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Tuesday, 14 February 2017
Page: 1053


Mrs WICKS (Robertson) (18:12): As I rise to respond to the ninth Closing the gap report tabled by the Prime Minister today, I begin by acknowledging that we are meeting on Ngunnawal country and acknowledge and pay my respects to their elders, past, present and future.

Closing the gap remains a priority for the coalition government and I have been monitoring this report's progress closely in my time of representing the electorate of Robertson on the Central Coast and also as a member of the coalition's backbench committee on Indigenous affairs. There is a relentless determination that I see in this parliament to ensure that we do close the gap, which becomes more urgent with every passing year.

I know it is a priority not just for the Prime Minister and this side of the House but for all of us in this place, as has also been seen by the broad support for the Parliamentary Friends of the Close the Gap Campaign. The purpose of the group is to raise awareness of the national effort to close the gap as a forum for policy discussion, provide opportunities for local engagement with communities and ensure that we have the latest information on Aboriginal and Torres Strait Islander health initiatives and best practice outcomes. In fact, it is the areas of health, education and employment that so often provide the vital snapshot of where progress is being made to close the gap and where we need to further focus our efforts.

This year we have seen progress in the Closing the gap report in several key areas, which I wish to mention briefly. There have been significant improvements in the proportion of Indigenous 20- to 24-year-olds achieving year 12 or equivalent. At higher levels of education there is almost no employment gap between Indigenous and non-Indigenous Australians. There is a significant decline in mortality rates—including in chronic diseases and infant mortality—a greater access to antenatal care, reduced rates of smoking and a significant increase in Indigenous female employment over the longer term.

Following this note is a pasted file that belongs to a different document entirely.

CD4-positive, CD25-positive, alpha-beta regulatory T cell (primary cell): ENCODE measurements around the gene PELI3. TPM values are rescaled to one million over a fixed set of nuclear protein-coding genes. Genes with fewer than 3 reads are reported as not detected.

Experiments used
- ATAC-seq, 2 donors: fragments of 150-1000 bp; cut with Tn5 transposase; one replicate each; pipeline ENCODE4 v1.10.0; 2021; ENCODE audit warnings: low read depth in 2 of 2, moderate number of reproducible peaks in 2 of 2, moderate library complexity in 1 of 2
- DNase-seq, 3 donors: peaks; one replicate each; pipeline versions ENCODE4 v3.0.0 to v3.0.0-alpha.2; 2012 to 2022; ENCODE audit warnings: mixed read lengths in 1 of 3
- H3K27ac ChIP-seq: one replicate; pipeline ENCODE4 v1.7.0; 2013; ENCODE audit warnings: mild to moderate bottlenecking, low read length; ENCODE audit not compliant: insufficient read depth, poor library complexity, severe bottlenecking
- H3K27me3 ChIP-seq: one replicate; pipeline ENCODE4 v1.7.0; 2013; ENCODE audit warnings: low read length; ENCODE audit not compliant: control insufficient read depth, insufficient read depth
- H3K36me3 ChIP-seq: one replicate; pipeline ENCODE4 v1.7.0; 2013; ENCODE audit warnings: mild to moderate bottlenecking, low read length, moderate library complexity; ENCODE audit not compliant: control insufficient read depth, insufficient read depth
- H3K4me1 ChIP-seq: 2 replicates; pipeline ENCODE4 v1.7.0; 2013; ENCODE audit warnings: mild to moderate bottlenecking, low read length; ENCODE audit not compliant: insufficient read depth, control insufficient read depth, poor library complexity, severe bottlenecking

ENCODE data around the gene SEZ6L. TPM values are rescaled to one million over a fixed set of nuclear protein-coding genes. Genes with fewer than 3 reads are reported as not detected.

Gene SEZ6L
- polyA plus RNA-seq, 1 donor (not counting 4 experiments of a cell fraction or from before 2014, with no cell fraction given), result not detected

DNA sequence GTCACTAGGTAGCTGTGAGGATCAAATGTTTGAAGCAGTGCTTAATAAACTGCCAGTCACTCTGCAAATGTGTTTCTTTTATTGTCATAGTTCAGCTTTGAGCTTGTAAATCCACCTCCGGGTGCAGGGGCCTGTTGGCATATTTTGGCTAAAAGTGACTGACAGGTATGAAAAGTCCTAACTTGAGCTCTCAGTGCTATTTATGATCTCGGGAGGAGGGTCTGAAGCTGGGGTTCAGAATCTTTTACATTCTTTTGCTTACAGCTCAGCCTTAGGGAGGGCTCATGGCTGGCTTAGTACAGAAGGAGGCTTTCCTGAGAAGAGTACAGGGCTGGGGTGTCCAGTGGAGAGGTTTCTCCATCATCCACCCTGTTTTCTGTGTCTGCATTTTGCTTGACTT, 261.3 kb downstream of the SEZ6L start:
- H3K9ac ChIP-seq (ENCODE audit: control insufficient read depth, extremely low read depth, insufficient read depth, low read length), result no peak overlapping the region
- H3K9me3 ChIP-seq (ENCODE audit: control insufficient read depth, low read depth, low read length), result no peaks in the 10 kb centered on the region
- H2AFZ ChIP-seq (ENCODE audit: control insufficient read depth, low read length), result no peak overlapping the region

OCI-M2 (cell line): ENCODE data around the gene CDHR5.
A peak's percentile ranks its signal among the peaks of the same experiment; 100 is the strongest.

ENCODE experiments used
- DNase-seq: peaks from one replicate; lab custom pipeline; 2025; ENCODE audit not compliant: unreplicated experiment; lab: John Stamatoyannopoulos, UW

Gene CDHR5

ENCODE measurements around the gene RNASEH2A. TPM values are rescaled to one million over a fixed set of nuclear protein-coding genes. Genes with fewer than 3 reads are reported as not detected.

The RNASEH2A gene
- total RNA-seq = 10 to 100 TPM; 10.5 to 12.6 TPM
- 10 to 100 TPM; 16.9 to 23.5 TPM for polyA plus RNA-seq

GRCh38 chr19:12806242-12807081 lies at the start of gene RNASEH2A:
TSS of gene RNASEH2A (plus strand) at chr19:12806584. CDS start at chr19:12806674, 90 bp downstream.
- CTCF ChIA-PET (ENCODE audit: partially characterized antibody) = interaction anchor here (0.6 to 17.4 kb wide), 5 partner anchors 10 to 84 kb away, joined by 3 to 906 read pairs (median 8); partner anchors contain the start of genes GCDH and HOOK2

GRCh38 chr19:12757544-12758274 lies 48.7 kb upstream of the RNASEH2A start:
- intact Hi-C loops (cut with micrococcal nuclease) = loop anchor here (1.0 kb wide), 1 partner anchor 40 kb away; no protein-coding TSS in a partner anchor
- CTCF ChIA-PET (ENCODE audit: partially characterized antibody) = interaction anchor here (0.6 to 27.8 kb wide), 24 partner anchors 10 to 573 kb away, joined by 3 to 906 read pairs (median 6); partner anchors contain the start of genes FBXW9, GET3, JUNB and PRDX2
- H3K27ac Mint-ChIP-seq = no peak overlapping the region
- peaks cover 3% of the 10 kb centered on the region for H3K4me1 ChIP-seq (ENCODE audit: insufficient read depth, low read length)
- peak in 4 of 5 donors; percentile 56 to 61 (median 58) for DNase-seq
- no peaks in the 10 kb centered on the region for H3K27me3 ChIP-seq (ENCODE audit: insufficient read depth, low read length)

I welcome these improvements and commend them to the House but, sadly, there is so much more work to do. As always, the response will require courage, collaboration and an awareness of the complexity of each issue. For example, the target to halve the gap in child mortality for Indigenous children under five by 2018 is not on track nor is the target to close the gap on life expectancy by 2031.

I echo the Prime Minister's genuine sadness on this point and endorse the need to escalate our efforts to reduce smoking rates during pregnancy, continue to improve immunisation rates, lift rates of antenatal care, reduce foetal trauma and keep our children safe.

We have seen improvements in reading and numeracy for Indigenous students, but this target is not on track. The national school attendance target is also not on track, while incarceration rates and rates of child protection are too high. While meaningful improvements are being made in many areas, today's report states that we are only on track to meet one of these targets. I am confident of the leadership of the Prime Minister in this area, with the support of the Minister for Indigenous Affairs and the member for Hasluck, Ken Wyatt, the first Indigenous member of the House of Representatives and now the first Indigenous minister to be appointed to a Commonwealth government. Together, the task must be to stay the course, look at what has worked over the last decade and where greater efforts are needed.